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Steinbrenner Shuffles Jobs One Last Time : Yankees: Before signing his resignation letter, owner makes Gene Michael the team's general manager and demotes Peterson to adviser. Request for restraining order turned down.

August 21, 1990|From Associated Press

NEW YORK — George Steinbrenner signed his resignation letter Monday, effectively ending his 17 1/2-year grip on the New York Yankees. But he played the Boss until the finish, making one final change by again naming Gene Michael general manager.

Steinbrenner had until midnight Monday to give up control of the team under an agreement reached July 30 with Commissioner Fay Vincent.

A last-ditch effort by two limited partners to keep him in charge failed Monday when a federal judge in Cleveland turned down a request for a temporary restraining order.

"Deputy commissioner Steve Greenberg has been assured by Mr. Steinbrenner's lawyers that the resignation will be on his desk the first thing Tuesday morning," Rich Levin, a spokesman for Vincent said.

The legal maneuvering, however, may not be over.

An attorney for the two limited partners said he wanted to appeal U.S. District Judge Alice M. Batchelder's decision to the 6th U.S. Circuit of Appeals in Cincinnati. But Patrick McCartan, one of Vincent's attorneys, said a judge's decision on a temporary restraining order cannot be appealed.

McCartan said the lawsuit would now progress to the next stage, the partners' request for a preliminary injunction against the July 30 agreement. He said it would probably be a couple of weeks before a hearing is set.

Steinbrenner, at a news conference at Yankee Stadium before Monday night's game against Toronto, said his resignation letter was signed and would be submitted by midnight.

"I've always said 10 years is maybe enough for a corporate chief executive," he said. "Perhaps it's time for a change."

He also changed general managers for the 14th time, taking the job away from Pete Peterson and giving it to Michael.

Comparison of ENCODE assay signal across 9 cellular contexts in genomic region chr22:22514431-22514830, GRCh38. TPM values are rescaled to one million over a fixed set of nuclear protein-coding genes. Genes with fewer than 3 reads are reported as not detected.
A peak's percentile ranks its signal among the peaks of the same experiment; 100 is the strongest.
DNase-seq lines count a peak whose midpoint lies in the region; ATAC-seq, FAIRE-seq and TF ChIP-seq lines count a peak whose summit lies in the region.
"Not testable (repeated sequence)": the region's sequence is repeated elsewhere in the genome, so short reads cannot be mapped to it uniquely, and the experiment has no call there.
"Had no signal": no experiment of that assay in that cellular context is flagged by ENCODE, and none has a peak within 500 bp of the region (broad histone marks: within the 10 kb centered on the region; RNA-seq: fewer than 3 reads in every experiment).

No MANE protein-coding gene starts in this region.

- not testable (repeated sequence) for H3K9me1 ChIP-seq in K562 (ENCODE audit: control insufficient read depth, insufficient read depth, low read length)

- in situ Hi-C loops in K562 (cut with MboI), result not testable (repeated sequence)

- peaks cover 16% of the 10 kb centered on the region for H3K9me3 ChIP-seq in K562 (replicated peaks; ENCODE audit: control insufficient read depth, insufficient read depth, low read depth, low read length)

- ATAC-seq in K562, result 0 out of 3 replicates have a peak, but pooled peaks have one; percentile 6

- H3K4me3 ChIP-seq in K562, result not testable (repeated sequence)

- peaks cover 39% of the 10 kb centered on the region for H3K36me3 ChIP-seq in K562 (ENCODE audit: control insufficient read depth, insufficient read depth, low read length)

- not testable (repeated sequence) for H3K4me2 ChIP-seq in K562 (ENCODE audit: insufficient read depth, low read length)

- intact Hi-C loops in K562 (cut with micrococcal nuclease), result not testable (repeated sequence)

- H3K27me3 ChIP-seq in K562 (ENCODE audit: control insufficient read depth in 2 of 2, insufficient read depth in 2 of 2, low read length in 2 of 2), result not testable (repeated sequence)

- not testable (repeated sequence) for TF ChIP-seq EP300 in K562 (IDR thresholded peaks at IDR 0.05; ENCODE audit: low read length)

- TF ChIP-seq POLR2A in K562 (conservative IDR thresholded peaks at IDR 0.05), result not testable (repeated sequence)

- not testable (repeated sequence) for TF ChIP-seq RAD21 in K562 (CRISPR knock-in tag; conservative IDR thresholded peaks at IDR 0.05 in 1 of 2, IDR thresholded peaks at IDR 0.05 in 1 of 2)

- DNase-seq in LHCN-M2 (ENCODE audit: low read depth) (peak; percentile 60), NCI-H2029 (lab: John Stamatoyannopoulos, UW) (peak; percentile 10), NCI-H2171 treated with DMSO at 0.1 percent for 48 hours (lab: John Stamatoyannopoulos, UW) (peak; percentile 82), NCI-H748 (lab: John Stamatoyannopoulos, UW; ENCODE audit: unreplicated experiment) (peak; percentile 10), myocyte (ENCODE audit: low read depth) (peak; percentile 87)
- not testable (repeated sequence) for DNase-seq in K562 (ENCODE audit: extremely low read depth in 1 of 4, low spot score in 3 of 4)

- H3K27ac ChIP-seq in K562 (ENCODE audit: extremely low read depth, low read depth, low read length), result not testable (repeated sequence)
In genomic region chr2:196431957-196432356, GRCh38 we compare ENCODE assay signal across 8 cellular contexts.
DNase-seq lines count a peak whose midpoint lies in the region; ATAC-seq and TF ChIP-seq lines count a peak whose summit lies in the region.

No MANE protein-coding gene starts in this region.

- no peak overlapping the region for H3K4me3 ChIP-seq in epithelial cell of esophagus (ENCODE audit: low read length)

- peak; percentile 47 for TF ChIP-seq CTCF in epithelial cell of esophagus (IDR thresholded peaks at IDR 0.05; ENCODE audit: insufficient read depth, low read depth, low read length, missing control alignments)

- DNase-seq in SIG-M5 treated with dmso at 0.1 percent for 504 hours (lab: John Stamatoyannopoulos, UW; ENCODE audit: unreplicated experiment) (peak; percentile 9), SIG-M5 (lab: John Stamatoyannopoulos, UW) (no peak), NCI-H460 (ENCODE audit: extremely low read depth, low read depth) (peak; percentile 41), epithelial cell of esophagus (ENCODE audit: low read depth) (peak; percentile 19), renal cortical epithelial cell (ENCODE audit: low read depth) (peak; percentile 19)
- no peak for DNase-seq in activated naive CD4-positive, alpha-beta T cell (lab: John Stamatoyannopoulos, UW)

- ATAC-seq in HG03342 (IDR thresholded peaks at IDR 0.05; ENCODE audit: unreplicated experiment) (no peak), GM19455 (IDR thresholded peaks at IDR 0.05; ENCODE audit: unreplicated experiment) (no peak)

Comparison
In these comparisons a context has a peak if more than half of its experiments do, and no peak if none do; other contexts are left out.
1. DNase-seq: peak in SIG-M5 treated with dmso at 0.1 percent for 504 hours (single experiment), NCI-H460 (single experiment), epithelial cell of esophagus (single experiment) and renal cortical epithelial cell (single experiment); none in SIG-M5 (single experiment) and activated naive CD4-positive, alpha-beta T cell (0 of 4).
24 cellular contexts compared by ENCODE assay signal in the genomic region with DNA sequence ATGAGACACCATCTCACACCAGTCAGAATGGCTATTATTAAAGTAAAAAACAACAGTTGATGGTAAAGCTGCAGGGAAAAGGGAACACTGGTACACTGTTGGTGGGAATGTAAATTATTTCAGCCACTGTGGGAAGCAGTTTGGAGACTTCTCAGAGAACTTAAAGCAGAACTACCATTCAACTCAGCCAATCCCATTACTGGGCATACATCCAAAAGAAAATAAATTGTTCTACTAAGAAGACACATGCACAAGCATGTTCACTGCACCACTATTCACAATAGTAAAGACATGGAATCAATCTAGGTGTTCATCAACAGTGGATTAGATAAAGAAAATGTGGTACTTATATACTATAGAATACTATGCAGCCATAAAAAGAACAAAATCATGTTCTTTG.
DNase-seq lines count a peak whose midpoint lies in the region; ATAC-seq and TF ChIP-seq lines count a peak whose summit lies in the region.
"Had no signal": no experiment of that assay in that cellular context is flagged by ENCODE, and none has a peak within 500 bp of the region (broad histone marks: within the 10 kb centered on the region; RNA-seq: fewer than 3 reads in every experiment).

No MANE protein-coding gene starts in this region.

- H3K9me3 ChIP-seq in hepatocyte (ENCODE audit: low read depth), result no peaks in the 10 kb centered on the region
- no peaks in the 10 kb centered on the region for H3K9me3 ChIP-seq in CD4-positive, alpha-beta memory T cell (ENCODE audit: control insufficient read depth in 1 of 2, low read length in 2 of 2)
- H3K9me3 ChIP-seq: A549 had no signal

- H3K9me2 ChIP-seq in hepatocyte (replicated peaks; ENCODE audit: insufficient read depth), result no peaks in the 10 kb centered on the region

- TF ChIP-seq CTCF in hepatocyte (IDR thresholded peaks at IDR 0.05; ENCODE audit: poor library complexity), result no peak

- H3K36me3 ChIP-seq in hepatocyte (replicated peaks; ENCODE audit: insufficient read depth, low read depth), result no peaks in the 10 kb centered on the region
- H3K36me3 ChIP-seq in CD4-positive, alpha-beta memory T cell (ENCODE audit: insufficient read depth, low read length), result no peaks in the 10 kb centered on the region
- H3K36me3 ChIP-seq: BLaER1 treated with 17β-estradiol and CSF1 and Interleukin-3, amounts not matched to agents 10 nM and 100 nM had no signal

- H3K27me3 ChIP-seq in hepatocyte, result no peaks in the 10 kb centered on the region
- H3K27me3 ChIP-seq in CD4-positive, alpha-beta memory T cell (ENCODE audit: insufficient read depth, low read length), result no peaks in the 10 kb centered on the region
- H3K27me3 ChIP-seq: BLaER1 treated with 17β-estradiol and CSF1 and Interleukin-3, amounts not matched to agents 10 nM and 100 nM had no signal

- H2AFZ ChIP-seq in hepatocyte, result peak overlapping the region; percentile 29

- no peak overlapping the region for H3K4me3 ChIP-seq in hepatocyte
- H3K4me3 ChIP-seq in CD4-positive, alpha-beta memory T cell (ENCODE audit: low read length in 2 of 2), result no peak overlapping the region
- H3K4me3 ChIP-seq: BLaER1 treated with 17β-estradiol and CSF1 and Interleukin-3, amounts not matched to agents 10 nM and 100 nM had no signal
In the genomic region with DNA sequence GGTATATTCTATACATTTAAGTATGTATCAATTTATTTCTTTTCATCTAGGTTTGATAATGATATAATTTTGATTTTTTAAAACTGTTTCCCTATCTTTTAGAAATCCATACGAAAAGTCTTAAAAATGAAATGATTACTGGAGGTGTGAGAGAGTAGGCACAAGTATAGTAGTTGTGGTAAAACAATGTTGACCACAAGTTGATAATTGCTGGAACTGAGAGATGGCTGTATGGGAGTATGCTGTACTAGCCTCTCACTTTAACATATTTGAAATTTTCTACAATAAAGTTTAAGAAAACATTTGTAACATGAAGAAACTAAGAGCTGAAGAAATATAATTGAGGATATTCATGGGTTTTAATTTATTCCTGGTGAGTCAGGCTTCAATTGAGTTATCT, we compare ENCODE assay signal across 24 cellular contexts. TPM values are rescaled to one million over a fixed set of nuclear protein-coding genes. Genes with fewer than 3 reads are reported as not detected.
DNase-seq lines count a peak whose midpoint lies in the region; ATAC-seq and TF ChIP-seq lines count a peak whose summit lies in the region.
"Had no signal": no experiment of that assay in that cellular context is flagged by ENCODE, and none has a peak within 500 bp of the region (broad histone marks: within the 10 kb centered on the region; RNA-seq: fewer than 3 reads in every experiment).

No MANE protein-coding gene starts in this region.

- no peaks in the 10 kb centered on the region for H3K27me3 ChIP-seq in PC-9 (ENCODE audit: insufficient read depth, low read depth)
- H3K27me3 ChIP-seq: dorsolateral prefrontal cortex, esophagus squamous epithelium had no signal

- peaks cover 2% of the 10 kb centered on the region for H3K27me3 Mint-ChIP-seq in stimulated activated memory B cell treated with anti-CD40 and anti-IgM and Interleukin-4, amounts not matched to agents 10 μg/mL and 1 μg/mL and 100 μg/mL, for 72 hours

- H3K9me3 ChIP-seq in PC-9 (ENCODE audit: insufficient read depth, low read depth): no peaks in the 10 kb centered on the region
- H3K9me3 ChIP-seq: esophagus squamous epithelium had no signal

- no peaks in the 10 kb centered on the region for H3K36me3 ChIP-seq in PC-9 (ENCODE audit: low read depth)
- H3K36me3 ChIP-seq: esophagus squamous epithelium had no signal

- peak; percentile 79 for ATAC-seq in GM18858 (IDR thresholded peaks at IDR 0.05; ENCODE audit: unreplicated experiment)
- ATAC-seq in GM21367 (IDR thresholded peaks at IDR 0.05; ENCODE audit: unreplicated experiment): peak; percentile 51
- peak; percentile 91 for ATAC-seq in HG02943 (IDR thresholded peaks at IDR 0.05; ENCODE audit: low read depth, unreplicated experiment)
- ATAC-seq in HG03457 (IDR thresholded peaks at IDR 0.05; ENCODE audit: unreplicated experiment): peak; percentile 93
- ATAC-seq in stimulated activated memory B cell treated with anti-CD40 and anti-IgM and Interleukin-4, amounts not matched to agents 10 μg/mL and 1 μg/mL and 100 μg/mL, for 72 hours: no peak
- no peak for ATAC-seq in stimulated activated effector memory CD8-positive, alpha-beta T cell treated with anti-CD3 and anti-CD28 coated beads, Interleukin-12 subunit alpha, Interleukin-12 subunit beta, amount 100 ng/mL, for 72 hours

Michael, a former player and coach for the Yankees, also was the club's general manager in 1980. This time, he was given a three-year contract.

Peterson will remain with the team as a special adviser to the general manager. Vice president George Bradley will stay and be in charge of the minor league department.

"I think we'll work fine together," Michael said. "I'm going to handle the major league part of it. I couldn't be happier. I've been with this organization for 21 years."

Michael began this season as a scout, became the "eye-in-the-sky" and was working as an advance scout when he was appointed general manager.

Steinbrenner switched managers 18 times during his tenure. His front office, coaches and players seemed to change equally often.

"There have been a lot of mistakes, but there have been a lot of good decisions," Steinbrenner said.

"I just wanted to show you I'm not remorseful, that I'm not in grief," he said. "Actually, I feel pretty good about things."

Under terms of the agreement with Vincent, Steinbrenner can attend games at Yankee Stadium as long as he buys a ticket. He cannot sit in the owner's box.

During Monday's hearing, Batchelder ruled that the two limited partners failed to show that Steinbrenner's agreement to resign as general partner was obtained under duress from Commissioner Fay Vincent.

"Plaintiffs did not present evidence that this settlement was anything other than an unpleasant choice that Mr. Steinbrenner made," Batchelder said. "The evidence presented here was far from persuasive."

The lawsuit was filed Thursday by Daniel R. McCarthy and Harold M. Bowman, part owners of the Yankees. In the suit, they contend that Vincent's investigation of Steinbrenner's association with gambler Howard Spira was an "inquisition" that resulted from the commissioner's personal dislike of Steinbrenner's hands-on style.

During the hearing, baseball's attorneys referred to the precedent of former Oakland owner Charles O. Finley's failed lawsuit against former commissioner Bowie Kuhn and called on the judge to uphold the authority of the commissioner.

"This is a big boy," McCartan said of Steinbrenner. "He signed a contract with the commissioner."

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